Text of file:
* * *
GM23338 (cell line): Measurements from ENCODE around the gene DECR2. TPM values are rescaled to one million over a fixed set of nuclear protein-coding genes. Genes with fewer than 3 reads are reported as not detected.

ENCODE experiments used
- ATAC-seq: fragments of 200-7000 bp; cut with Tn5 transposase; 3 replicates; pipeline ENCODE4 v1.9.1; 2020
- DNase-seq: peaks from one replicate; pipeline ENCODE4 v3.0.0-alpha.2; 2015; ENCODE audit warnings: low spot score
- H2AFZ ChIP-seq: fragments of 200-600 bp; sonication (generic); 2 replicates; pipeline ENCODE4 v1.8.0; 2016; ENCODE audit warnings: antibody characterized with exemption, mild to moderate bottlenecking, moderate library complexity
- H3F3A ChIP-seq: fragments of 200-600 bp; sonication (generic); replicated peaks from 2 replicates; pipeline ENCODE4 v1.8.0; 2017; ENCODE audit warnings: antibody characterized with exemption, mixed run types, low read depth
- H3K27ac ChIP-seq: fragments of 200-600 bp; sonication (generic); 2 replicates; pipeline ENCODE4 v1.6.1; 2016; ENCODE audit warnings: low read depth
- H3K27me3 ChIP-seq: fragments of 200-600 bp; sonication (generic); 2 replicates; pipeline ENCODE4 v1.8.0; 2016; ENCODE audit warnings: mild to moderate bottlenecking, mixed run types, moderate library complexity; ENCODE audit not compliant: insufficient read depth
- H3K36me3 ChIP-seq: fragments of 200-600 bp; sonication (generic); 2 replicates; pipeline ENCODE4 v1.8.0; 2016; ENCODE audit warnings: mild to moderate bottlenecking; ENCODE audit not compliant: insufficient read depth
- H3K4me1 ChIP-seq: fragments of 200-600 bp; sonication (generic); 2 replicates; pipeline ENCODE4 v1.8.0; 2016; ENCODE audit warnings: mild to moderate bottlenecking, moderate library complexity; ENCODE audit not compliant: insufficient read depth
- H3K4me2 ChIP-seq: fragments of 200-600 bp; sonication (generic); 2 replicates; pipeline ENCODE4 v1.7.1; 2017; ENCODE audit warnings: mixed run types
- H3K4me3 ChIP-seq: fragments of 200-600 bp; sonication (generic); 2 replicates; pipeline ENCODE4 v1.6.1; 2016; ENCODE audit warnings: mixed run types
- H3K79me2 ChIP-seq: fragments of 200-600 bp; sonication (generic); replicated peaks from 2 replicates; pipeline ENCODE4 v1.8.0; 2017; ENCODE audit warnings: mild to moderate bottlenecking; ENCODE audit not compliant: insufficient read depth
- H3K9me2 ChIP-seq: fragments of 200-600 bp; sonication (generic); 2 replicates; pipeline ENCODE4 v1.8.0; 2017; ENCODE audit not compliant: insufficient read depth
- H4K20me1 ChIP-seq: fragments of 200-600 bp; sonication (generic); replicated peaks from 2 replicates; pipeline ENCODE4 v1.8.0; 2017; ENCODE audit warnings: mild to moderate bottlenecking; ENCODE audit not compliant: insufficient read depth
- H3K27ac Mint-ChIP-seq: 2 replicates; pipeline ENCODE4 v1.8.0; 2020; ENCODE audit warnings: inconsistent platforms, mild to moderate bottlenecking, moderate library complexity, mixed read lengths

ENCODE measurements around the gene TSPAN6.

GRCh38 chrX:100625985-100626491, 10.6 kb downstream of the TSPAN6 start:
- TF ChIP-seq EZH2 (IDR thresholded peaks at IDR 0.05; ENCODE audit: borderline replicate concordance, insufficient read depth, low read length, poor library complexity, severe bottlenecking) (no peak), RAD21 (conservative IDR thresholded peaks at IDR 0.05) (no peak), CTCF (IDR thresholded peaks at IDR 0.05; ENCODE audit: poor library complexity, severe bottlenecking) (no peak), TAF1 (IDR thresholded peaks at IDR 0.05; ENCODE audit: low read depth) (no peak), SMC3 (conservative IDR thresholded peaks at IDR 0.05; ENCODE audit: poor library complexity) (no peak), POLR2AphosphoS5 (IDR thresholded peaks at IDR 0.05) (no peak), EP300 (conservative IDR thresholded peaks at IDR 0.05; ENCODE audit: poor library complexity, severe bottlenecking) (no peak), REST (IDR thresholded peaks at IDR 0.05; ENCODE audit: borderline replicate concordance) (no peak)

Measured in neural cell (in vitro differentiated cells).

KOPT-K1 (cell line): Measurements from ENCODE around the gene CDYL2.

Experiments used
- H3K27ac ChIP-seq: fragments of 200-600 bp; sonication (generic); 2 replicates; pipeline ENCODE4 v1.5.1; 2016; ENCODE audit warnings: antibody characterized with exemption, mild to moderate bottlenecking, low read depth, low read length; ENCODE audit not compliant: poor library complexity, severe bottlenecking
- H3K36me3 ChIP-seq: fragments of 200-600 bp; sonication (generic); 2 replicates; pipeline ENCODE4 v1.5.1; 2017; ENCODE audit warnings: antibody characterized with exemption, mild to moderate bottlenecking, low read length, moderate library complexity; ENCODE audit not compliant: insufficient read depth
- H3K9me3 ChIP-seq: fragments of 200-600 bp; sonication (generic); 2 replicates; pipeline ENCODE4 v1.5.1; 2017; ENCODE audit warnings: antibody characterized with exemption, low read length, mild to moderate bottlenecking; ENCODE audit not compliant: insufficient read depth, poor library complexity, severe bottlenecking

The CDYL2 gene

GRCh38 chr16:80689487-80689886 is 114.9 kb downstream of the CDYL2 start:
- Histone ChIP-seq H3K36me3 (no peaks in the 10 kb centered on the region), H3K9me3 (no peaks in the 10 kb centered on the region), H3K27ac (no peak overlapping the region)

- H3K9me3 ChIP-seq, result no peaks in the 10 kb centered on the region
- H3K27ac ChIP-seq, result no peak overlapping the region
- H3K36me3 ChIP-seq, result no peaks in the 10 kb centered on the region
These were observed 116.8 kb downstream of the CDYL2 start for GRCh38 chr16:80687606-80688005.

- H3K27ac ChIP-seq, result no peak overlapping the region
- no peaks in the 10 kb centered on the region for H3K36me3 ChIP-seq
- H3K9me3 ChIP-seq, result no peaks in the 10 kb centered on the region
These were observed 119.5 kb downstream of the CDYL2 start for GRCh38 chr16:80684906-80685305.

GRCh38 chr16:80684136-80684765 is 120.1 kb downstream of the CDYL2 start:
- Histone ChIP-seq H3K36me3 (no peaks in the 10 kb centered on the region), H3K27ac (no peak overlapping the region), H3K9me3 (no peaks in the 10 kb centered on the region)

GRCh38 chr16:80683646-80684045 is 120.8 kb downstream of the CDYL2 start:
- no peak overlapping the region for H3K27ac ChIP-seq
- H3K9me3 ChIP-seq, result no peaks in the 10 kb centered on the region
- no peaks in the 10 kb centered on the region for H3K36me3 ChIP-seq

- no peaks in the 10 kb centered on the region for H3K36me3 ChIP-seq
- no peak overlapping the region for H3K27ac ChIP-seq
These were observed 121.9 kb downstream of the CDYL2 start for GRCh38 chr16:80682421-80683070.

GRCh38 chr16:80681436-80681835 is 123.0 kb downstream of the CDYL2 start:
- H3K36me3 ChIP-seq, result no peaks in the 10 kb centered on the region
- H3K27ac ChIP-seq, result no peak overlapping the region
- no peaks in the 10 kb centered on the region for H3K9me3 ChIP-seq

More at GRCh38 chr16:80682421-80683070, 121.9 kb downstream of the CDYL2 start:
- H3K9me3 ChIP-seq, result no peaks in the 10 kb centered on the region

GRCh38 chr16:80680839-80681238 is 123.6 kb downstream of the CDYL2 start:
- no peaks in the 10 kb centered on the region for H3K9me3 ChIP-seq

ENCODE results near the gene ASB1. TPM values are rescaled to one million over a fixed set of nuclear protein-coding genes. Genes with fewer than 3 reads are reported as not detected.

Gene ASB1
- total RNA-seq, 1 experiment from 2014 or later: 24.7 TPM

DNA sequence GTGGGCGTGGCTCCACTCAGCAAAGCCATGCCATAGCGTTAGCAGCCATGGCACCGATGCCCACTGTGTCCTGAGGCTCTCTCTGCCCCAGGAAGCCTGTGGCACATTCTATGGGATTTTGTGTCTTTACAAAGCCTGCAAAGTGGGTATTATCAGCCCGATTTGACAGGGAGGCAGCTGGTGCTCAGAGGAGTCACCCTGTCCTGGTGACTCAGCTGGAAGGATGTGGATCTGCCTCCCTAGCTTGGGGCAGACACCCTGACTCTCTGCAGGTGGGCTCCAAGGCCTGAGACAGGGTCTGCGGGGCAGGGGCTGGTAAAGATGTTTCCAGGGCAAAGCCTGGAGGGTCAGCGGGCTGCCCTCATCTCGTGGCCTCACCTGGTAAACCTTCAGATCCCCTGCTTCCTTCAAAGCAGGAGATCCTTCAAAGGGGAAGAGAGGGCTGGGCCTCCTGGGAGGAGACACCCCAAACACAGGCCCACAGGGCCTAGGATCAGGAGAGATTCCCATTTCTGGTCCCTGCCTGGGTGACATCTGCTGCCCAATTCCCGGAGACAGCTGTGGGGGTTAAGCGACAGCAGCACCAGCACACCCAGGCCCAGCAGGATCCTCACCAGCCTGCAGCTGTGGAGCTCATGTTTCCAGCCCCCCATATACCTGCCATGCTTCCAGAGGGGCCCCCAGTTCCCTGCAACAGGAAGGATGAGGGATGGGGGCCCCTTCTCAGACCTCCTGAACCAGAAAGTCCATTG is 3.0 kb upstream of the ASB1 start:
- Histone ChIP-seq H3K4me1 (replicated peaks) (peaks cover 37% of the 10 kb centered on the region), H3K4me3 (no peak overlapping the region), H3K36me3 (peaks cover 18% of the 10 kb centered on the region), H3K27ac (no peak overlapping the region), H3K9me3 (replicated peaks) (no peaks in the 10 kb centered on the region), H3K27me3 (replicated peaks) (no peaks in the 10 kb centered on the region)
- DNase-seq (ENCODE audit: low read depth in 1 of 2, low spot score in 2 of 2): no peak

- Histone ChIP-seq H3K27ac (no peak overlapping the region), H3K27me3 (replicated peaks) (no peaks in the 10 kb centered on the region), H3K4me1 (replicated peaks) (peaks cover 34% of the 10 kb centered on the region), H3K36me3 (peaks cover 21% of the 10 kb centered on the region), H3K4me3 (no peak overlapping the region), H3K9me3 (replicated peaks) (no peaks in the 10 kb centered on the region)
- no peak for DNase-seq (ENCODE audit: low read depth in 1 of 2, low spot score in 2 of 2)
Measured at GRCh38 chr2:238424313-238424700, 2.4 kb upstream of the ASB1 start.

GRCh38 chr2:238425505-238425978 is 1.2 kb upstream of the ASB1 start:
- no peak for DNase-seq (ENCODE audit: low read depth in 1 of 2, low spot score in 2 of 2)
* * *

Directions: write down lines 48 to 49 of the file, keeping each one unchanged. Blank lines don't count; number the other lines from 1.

- H3K27ac ChIP-seq, result no peak overlapping the region
- no peaks in the 10 kb centered on the region for H3K9me3 ChIP-seq